5449 Ballard Ave NW Seattle, WA 98107
Last Sunday we learned from some local experts about their experiences working with our houseless neighbors. This Sunday for our “Do Something Sunday” we will be putting together hygiene kits for our friends at Compass Housing Alliance that they will distribute to people in their shelters and drop in centers! We’re buying the supplies in bulk to make 150 kits — each kit will cost ~$3.50. If you’d like to chip in (which would be awesome) you can donate directly to Bar Church here. We’ll put these together Sunday and get them over to Compass Housing Alliance!
Maybe you’re one of the 5 million plus people that have seen Seattle Is Dying — “KOMO’s segment on the most visible part of our homelessness crisis: unsheltered chronically homeless people” (Crosscut). Or you heard about it. Either way, guessing you have an opinion on it.
But beyond the sensationalism — what’s the big picture? Where are we really at as a city in how we engage with and support our vulnerable community members?
We’re inviting some local experts from a variety of areas to continue the conversation and share their experiences. What’s working? What are some hopeful surprises? What isn’t working? Most importantly — what does compassion in action look like for us as individuals?
Jen Manlief, Director at The Bridge Care Center, Andrew Lyon from Compass Housing Alliance and Sergio Garcia — a Seattle Police Officer who’s running for city council (Sergio Garcia For Seattle District 6) will be graciously sharing and helping us wrestle with these hard questions.
Let’s talk. Come hang.
If Jesus decided to stick around and start a church — what would it look like?
Jesus spent roughly half his time meeting people where they were at (primarily telling stories — about 40 of them). He created environments where people could learn more about what it means to be human, ask questions, argue, doubt, celebrate, and mourn.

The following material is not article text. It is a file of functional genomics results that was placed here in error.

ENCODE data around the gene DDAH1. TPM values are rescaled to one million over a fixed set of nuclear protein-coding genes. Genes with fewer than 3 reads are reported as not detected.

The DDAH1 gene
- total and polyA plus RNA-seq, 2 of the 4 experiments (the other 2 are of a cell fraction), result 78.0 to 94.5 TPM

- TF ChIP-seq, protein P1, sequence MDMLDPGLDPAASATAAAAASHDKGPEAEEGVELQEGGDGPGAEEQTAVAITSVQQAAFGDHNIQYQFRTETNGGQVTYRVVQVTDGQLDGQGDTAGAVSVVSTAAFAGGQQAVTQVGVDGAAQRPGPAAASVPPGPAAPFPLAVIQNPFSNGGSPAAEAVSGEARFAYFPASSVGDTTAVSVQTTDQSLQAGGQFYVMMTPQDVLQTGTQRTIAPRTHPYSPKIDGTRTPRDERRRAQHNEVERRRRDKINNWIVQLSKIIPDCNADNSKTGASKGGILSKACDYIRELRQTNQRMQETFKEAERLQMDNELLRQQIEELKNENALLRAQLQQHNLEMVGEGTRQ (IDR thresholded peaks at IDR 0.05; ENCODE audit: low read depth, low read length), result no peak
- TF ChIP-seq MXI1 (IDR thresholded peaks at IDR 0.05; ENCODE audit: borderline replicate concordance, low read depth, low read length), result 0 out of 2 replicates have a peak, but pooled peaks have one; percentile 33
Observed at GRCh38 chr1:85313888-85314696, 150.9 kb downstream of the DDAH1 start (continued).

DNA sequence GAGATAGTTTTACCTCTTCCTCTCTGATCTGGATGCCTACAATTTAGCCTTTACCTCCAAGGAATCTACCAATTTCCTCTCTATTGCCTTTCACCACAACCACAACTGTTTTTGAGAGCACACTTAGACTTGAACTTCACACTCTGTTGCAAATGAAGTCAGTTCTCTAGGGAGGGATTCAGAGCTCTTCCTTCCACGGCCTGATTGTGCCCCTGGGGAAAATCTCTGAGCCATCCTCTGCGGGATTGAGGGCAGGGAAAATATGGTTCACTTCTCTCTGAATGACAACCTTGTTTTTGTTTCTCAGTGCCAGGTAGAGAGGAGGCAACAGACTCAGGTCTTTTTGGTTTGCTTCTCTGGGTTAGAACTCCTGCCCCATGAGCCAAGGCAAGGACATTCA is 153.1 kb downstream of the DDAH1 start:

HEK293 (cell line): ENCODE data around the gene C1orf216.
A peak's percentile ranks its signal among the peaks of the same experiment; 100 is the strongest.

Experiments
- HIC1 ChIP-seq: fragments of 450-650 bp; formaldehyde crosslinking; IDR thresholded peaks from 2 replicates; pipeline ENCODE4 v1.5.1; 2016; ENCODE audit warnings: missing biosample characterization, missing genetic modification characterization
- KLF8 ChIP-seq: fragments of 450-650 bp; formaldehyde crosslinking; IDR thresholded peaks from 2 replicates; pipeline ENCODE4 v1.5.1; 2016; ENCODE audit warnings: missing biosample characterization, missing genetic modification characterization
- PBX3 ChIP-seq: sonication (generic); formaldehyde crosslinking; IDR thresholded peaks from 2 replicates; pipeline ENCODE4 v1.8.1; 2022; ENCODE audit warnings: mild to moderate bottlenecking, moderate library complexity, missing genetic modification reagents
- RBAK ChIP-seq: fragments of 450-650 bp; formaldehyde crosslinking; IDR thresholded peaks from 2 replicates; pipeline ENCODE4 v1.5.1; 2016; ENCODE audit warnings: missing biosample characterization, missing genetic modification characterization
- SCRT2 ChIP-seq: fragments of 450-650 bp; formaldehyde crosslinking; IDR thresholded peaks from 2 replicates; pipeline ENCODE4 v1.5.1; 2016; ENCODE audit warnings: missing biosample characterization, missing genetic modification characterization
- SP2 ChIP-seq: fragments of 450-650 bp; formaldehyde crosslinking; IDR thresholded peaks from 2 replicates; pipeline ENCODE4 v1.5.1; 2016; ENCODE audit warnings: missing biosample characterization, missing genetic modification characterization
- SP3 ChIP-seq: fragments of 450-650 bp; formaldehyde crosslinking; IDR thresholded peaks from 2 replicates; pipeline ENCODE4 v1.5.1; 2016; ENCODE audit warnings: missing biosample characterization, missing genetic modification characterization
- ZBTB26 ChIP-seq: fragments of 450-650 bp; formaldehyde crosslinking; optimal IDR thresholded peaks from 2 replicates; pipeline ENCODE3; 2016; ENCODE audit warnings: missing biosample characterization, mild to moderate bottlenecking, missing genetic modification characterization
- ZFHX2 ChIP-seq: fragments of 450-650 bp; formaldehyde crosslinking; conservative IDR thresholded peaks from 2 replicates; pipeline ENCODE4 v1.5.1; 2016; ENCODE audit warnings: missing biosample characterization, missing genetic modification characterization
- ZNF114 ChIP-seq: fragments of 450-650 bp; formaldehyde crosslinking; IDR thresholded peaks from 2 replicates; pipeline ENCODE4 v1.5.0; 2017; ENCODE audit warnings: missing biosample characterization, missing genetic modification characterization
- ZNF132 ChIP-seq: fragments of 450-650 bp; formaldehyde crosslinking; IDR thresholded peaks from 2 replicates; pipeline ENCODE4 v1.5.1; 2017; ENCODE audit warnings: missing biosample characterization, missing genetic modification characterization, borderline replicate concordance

He spent the other half of his time actually, physically, litertally helping people primarily performing miracles — about 40 of them. He seemed just as concerned about helping people in their present as he did about their future. We figure if it’s good enough for the man Himself, it’s probably a decent model.
We meet in a bar because bars don’t suck. Bars are already where important conversations are happening. It’s where we talk through things we don't understand. Bars are our confessionals. Where strangers become friends. Where people celebrate, relax, laugh, argue, process and grieve. Isn’t this what a church should be?
We talk about real shit — priorities, busyness, stress, anxiety, our phones that we can’t put down. We talk about shit that’s uncomfortable — politics, race, sex, death, violence. Not because it’s fun but because we’re committed to confronting reality.
Sundays are a church’s most valuable asset. We committed from day one that we would use much of our Sundays to be generous with both our time and money. We are far more interested in making a big impact than being a big church. With that in mind, we dedicate around half of our Sundays to tangibly making the world better by either:
01 — Action
Doing something beneficial for the world together (making lunches for the homeless, gathering household items for charities, clothing drives for foster kids).
02 — Education
Inviting non-profit leaders and experts to share what they do and educate us on HOW to best help (investing in vulnerable youth, how to support refugees)
We don’t think you need to believe all the same things to belong at Bar Church. We’re fine with people seeing things differently. In fact, we prefer it.
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